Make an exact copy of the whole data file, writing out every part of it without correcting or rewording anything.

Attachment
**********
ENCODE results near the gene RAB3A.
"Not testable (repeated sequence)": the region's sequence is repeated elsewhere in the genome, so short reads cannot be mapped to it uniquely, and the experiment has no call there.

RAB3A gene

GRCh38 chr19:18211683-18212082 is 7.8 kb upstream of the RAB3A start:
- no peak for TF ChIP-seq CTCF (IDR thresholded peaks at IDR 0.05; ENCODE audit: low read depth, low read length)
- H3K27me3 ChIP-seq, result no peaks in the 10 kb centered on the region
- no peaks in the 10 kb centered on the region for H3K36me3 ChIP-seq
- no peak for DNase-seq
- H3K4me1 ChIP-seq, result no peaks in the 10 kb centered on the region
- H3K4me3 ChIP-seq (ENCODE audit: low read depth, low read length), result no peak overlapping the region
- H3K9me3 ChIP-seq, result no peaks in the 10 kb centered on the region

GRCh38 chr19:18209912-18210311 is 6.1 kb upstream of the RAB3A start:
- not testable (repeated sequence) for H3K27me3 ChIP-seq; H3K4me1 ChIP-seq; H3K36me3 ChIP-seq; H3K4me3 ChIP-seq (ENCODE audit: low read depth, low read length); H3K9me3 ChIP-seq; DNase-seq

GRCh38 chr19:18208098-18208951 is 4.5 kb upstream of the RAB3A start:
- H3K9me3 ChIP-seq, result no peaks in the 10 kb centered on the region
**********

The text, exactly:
ENCODE results near the gene RAB3A.
"Not testable (repeated sequence)": the region's sequence is repeated elsewhere in the genome, so short reads cannot be mapped to it uniquely, and the experiment has no call there.

RAB3A gene

GRCh38 chr19:18211683-18212082 is 7.8 kb upstream of the RAB3A start:
- no peak for TF ChIP-seq CTCF (IDR thresholded peaks at IDR 0.05; ENCODE audit: low read depth, low read length)
- H3K27me3 ChIP-seq, result no peaks in the 10 kb centered on the region
- no peaks in the 10 kb centered on the region for H3K36me3 ChIP-seq
- no peak for DNase-seq
- H3K4me1 ChIP-seq, result no peaks in the 10 kb centered on the region
- H3K4me3 ChIP-seq (ENCODE audit: low read depth, low read length), result no peak overlapping the region
- H3K9me3 ChIP-seq, result no peaks in the 10 kb centered on the region

GRCh38 chr19:18209912-18210311 is 6.1 kb upstream of the RAB3A start:
- not testable (repeated sequence) for H3K27me3 ChIP-seq; H3K4me1 ChIP-seq; H3K36me3 ChIP-seq; H3K4me3 ChIP-seq (ENCODE audit: low read depth, low read length); H3K9me3 ChIP-seq; DNase-seq

GRCh38 chr19:18208098-18208951 is 4.5 kb upstream of the RAB3A start:
- H3K9me3 ChIP-seq, result no peaks in the 10 kb centered on the region